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Paperclips to the Gunfight

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By Graham Lane
Winnipeg Sun, July 28, 2017

This past week saw Manitoba’s debt downgraded for the second time under the PC Government, from “AA” Very strong capacity (when they took over) to – “A“ Strong capacity but somewhat susceptible to adverse economic conditions and changes in circumstances.

Predictably the Pallister Government blamed the NDP. While it is true that the NDP left the Province in a financial mess – a billion dollar budget deficit, massive debts and a disastrous Hydro expansion – it is also true that the NDP were voted out because Manitobans rejected its former tax, spend and risk policies.

Oddly, the PC Government budget projections see them running four years of annual deficits totalling $2.95 billion — 26% higher than the last 4 years of the NDP’s tenure. How is it that in a province where citizens value every nickel and have a reputation for frugality, taxpayers find themselves captives of not one but now two spendthrift governments? Where is this new fiscally responsible PC party – the party that was to set us on the right track for tax cuts and balanced budgets?

The deficit ballooned to more than $800 million during the last year of Selinger’s reign, an election year, up from only $422 million the year before. Only in their government’s 4th year, do the PCs expect to get below $700 million. Even for the last year of the party’s current term they do not project getting anywhere close to having a balanced budget. And, this ‘sorry’ projection includes the PCs stiffing Hydro ratepayers with explosive rate hikes inflicted by government and Hydro blunders.

Manitoba voters did not vote for this. We voted for a change. We voted for reduced government spending and proper stewardship over Hydro, not for the maintenance of the status quo.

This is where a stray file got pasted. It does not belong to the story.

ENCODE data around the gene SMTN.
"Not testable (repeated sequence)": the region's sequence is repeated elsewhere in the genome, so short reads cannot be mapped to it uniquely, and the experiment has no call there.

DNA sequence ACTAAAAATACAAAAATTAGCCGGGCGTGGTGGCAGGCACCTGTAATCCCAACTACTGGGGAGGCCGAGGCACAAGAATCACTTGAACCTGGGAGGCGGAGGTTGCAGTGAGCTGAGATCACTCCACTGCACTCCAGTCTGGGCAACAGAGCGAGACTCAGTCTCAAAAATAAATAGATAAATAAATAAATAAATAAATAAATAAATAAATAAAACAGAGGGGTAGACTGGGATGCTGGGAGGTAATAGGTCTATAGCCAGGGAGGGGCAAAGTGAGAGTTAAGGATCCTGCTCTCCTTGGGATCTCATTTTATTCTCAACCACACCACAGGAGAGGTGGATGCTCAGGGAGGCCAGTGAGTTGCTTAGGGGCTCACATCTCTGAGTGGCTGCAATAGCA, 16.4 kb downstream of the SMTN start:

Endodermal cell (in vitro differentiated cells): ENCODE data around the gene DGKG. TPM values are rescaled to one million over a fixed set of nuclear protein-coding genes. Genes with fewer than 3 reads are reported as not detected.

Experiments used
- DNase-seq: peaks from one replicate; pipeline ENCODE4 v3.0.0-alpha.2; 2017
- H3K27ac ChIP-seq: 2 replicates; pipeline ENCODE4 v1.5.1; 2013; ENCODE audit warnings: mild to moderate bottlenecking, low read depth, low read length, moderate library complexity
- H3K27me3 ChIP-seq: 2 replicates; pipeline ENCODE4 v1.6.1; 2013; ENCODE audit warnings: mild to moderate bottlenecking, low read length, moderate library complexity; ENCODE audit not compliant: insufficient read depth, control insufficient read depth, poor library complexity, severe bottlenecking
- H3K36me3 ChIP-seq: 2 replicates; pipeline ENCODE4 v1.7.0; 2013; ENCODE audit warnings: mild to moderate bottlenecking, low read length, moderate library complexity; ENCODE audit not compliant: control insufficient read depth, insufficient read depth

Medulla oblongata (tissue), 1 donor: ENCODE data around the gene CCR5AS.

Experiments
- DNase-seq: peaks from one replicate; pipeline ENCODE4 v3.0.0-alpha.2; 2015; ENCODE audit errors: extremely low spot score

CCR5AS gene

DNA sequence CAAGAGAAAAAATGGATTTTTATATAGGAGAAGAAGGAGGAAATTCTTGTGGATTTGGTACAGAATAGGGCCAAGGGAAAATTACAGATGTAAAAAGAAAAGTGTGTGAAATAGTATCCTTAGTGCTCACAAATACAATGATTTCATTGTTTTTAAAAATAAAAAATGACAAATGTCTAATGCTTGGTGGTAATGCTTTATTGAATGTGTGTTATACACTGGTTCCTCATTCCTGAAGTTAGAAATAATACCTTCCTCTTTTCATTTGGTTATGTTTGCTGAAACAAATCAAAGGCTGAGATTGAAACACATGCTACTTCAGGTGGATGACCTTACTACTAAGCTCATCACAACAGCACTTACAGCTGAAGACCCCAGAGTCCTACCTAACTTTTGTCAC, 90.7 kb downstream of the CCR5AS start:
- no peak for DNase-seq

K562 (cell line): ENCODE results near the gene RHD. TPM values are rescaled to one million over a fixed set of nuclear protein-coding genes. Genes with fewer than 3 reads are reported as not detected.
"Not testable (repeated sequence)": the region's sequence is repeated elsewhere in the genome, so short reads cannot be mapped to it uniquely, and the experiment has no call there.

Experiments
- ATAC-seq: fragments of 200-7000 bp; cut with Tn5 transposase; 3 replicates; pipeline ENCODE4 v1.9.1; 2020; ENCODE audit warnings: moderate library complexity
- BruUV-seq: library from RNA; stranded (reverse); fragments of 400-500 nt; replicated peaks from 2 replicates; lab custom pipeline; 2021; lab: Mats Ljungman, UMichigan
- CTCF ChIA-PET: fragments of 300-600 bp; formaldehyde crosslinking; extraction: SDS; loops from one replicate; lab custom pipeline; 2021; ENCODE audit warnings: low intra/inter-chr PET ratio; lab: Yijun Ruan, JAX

The PCs won in a massive landslide – the largest in the Province’s history. In case they didn’t notice, that was a mandate for change. Other than mandated cuts of bloated management and staff at the Crown corporations and efforts being tried in the Health Department, it is impossible to find any major real change since the PCs were elected 18 months ago.

Nothing of substance is happening in Education, Child and Family Services, Agriculture, Infrastructure spending – etc. etc. We have seen some minor political statements (scrapping of maximum class room sizes in some grades), but nothing transformative of any consequence has happened in any department or Crown corporation that could not have happened under an NDP Government.

Without substantial and immediate action, there will be further credit downgrades. With each downgrade, the cost of borrowing rises. Combined with rising interest rates, we could see Manitoba’s debt cost escalating out of control. At a time when the province is desperate for fiscal prudence, the ruling government is terrified of an unsophisticated WFP and CBC media and an opposition in disarray – for fear of criticism of any cuts.

The NDP warn the PC government against any cuts to government spending. Even minor cost savings are represented as if the world is falling apart. This, even though Manitoba has a notoriously high-spending, low-performing public sector across the board.

Who is going to stand up for the people of Manitoba? How much further into debt must the province fall before a politician is brave enough to do something about it?

 Graham Lane leads Manitoba Forward (

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